Rev Varghese found both these demands unacceptable, for they violated the Constitutional guarantee given to the minority communities that they can run and manage their own educational institutions. It is a different matter that, over the years, the state has been whittling down minority rights on one pretext or another. The task becomes easier when those entrusted with protecting minority rights like the National Minorities Commission become handmaidens of the government.

Instead of taking things lying down, Rev Varghese went to the High Court challenging the District Education Officer's right to interfere in his school's functioning. That the DEO does not bother about the countless roofless and teacher-less government schools in his own area of jurisdiction but finds time to needle principals like him is a different matter.

The court found merit in Rev Varghese's petition and ordered the government to keep away from such schools. The judgment is applicable to all the minority educational institutions in the state and they are, therefore, grateful to the gutsy priest. This is the second time the High Court has come to the rescue of minority institutions in the state.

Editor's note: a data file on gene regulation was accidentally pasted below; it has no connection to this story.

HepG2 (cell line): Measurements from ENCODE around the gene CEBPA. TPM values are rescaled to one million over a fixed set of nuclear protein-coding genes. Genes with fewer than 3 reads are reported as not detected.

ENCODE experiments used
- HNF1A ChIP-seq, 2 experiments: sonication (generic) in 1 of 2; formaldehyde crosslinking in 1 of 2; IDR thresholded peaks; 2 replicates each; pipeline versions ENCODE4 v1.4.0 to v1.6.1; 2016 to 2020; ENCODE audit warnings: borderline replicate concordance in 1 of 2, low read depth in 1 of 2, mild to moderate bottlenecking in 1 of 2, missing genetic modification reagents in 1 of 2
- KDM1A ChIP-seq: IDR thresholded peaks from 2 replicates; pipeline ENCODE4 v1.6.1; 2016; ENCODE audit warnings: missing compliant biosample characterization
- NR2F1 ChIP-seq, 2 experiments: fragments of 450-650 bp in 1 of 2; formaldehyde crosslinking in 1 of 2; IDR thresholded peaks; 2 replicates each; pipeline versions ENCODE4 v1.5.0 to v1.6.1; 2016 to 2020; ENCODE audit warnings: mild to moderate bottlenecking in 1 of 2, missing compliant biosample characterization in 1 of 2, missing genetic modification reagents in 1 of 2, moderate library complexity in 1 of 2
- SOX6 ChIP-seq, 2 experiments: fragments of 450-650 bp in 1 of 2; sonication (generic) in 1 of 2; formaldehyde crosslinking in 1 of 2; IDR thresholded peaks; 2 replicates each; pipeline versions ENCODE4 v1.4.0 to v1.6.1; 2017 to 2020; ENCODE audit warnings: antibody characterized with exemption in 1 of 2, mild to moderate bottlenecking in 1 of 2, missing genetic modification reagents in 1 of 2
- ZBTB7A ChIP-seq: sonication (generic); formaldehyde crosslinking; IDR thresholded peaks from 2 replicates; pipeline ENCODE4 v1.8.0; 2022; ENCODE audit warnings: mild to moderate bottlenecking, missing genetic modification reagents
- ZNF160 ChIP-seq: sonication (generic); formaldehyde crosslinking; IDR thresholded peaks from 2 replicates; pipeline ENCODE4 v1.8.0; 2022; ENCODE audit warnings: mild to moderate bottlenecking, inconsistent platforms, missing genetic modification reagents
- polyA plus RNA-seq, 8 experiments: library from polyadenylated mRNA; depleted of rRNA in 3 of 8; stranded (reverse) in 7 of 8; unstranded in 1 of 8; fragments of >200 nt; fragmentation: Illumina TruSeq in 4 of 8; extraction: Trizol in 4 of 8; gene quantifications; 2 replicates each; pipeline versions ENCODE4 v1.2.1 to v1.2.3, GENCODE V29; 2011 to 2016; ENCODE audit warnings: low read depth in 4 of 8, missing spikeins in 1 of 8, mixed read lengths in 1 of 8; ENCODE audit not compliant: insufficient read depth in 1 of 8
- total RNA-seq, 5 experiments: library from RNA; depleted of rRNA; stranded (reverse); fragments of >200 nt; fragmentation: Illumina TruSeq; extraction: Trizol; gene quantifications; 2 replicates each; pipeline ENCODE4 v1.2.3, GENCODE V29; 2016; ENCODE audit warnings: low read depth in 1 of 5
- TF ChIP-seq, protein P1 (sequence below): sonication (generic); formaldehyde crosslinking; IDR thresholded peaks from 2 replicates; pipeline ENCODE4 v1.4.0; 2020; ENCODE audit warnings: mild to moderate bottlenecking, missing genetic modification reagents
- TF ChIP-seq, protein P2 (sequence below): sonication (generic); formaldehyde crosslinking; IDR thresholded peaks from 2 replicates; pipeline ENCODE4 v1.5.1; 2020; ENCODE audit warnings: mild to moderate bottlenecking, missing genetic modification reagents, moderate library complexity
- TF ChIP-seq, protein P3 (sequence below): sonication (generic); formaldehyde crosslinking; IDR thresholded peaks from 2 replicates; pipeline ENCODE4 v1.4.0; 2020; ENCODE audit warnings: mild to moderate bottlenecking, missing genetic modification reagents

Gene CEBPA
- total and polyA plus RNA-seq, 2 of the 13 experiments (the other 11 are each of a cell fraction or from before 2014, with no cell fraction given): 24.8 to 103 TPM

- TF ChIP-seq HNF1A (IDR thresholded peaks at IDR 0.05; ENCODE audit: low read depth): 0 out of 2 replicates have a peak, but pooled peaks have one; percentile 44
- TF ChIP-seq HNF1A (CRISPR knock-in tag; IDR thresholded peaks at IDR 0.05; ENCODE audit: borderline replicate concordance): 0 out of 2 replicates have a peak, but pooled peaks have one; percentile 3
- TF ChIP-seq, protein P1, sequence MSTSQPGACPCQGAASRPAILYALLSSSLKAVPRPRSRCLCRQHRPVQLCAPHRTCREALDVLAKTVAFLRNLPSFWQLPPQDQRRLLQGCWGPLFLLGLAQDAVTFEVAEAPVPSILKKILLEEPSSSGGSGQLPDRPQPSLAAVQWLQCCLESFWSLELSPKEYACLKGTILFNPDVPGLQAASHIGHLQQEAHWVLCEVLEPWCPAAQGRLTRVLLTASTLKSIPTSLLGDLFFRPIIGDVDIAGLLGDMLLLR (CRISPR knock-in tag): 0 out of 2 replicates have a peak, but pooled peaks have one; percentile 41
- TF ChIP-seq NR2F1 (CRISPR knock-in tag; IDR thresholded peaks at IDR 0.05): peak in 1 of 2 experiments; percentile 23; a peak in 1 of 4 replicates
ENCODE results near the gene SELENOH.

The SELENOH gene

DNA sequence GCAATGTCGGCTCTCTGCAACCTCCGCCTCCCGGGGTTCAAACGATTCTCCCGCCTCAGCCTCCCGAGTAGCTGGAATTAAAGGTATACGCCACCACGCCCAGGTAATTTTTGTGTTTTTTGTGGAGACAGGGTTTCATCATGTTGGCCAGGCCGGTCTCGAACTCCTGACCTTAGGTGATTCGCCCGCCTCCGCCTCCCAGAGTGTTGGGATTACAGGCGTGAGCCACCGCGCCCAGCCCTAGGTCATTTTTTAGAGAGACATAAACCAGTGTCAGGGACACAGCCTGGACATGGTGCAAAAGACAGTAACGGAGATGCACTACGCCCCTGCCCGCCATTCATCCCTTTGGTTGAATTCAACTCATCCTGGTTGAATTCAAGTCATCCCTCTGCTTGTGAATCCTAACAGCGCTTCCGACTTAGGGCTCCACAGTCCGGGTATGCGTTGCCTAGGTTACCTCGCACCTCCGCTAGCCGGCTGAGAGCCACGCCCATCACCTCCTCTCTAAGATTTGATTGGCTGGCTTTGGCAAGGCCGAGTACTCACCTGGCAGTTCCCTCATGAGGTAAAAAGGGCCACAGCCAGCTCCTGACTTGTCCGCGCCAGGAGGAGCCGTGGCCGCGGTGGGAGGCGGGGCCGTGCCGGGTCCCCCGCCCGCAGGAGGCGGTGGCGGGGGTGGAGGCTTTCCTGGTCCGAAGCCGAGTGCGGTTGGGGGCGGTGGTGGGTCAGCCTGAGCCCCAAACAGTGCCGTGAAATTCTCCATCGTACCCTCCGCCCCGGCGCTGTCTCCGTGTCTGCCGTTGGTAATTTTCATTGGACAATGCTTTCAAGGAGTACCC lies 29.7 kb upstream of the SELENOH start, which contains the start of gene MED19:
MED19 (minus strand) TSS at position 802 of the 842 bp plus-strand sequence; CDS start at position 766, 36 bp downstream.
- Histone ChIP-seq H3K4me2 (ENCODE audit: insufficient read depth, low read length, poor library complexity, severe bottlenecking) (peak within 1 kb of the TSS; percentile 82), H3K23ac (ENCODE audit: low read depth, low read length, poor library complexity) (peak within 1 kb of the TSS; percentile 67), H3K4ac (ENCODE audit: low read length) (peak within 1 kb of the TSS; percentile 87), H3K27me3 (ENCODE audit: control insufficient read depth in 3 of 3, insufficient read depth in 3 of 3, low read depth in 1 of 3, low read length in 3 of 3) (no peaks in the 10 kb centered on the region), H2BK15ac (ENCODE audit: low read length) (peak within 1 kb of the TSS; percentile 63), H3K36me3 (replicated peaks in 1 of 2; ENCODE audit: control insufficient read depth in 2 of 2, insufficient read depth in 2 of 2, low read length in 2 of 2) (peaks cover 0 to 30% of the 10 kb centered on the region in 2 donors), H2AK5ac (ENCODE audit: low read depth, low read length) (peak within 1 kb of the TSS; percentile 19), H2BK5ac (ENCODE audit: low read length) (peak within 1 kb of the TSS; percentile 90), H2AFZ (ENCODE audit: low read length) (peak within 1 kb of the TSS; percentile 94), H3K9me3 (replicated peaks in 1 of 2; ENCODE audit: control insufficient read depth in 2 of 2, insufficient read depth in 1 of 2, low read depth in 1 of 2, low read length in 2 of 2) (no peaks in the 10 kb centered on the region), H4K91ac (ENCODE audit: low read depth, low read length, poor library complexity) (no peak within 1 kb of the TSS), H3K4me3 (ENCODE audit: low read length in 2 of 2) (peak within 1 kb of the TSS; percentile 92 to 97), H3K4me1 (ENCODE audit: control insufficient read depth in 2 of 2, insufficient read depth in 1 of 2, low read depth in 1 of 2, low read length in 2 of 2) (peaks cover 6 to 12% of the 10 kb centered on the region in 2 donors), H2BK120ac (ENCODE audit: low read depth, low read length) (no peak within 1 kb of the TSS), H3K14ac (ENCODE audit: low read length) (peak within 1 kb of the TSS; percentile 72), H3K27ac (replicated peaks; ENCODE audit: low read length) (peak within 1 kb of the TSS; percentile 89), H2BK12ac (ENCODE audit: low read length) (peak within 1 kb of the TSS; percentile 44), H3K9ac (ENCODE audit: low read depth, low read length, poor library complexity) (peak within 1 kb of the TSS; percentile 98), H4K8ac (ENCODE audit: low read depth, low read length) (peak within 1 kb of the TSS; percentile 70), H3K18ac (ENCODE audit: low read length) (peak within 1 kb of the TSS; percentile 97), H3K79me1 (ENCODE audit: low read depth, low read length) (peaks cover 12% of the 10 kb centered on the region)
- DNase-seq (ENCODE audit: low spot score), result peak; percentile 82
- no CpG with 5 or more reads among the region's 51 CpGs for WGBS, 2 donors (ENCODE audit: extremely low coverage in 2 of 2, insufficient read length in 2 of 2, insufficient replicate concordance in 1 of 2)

Earlier, Victoria College, run by a Muslim organization, challenged the government order specifying that 50 per cent of the seats should be reserved for Muslim students. If there are not enough Muslim students to fill up the seats, they should not be filled with students from the general category, i.e., Hindus. Otherwise, the college will lose its minority status.

Take the case of Christians, who constitute less than one per cent of the state's population. They will never be able to fill 50 per cent of seats in their institutions with Christians. So if they have to maintain their minority status, they will have to run the institutions with just 50 per cent students. This is a clear case of harassment.

In a state which is woefully short of educational facilities and where the Supreme Court order that mid-day meals be given in all government schools is violated with impunity, this is how the government promotes education. Fortunately, the High Court gave relief to Victoria College which can now fill their vacant seats with students from the general category. The benefit will accrue to all minority institutions in the state.

As I conclude this column, I am tempted to quote Dr George Jacob, who was Chairman of the University Grants Commission. He was the first person I interviewed as a journalist. During the course of the long interview conducted nearly four decades ago, the educationist, who was Vice-Chancellor of the undivided Kerala University, told me, "A good man is a useless man, unless he is able to assert his goodness". And that is precisely what Rev C.A. Varghese did: he asserted his goodness. (Courtesy: Indian Currents)
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Photo caption: Rev C.A. Varghese with Bishop Abraham Mar Paulos - Photo by A.J. Philip
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The writer can be reached at ajphilip@yahoo.com
 
  By  A.J. Philip